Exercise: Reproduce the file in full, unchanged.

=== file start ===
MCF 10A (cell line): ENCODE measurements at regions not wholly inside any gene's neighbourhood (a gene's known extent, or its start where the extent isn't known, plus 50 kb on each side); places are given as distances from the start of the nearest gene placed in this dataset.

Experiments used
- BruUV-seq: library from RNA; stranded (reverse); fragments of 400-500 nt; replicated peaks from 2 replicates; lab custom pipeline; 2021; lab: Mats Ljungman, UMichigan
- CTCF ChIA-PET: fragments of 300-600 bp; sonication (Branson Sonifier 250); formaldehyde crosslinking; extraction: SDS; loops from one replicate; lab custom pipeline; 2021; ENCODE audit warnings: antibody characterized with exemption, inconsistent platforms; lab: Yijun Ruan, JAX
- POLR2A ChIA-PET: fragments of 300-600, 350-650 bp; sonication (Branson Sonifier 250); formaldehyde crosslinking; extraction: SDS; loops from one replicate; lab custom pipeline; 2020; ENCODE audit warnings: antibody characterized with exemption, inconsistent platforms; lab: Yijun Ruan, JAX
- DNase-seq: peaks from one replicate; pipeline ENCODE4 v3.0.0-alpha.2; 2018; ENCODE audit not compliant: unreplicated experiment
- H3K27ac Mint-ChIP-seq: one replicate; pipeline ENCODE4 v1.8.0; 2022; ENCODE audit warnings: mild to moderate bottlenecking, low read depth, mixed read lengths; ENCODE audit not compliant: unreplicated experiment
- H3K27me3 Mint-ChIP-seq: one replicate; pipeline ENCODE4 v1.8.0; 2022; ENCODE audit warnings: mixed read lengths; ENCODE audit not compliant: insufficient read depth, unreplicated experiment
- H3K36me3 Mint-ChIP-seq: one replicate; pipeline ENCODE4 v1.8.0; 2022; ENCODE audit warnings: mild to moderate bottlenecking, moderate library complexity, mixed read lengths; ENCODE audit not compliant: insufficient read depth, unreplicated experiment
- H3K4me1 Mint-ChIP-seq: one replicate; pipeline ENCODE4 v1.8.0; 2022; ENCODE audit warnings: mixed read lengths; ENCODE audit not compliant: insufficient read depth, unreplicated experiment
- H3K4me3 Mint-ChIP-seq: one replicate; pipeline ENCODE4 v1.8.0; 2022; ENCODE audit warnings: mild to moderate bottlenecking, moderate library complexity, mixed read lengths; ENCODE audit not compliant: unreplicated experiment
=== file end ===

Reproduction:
MCF 10A (cell line): ENCODE measurements at regions not wholly inside any gene's neighbourhood (a gene's known extent, or its start where the extent isn't known, plus 50 kb on each side); places are given as distances from the start of the nearest gene placed in this dataset.

Experiments used
- BruUV-seq: library from RNA; stranded (reverse); fragments of 400-500 nt; replicated peaks from 2 replicates; lab custom pipeline; 2021; lab: Mats Ljungman, UMichigan
- CTCF ChIA-PET: fragments of 300-600 bp; sonication (Branson Sonifier 250); formaldehyde crosslinking; extraction: SDS; loops from one replicate; lab custom pipeline; 2021; ENCODE audit warnings: antibody characterized with exemption, inconsistent platforms; lab: Yijun Ruan, JAX
- POLR2A ChIA-PET: fragments of 300-600, 350-650 bp; sonication (Branson Sonifier 250); formaldehyde crosslinking; extraction: SDS; loops from one replicate; lab custom pipeline; 2020; ENCODE audit warnings: antibody characterized with exemption, inconsistent platforms; lab: Yijun Ruan, JAX
- DNase-seq: peaks from one replicate; pipeline ENCODE4 v3.0.0-alpha.2; 2018; ENCODE audit not compliant: unreplicated experiment
- H3K27ac Mint-ChIP-seq: one replicate; pipeline ENCODE4 v1.8.0; 2022; ENCODE audit warnings: mild to moderate bottlenecking, low read depth, mixed read lengths; ENCODE audit not compliant: unreplicated experiment
- H3K27me3 Mint-ChIP-seq: one replicate; pipeline ENCODE4 v1.8.0; 2022; ENCODE audit warnings: mixed read lengths; ENCODE audit not compliant: insufficient read depth, unreplicated experiment
- H3K36me3 Mint-ChIP-seq: one replicate; pipeline ENCODE4 v1.8.0; 2022; ENCODE audit warnings: mild to moderate bottlenecking, moderate library complexity, mixed read lengths; ENCODE audit not compliant: insufficient read depth, unreplicated experiment
- H3K4me1 Mint-ChIP-seq: one replicate; pipeline ENCODE4 v1.8.0; 2022; ENCODE audit warnings: mixed read lengths; ENCODE audit not compliant: insufficient read depth, unreplicated experiment
- H3K4me3 Mint-ChIP-seq: one replicate; pipeline ENCODE4 v1.8.0; 2022; ENCODE audit warnings: mild to moderate bottlenecking, moderate library complexity, mixed read lengths; ENCODE audit not compliant: unreplicated experiment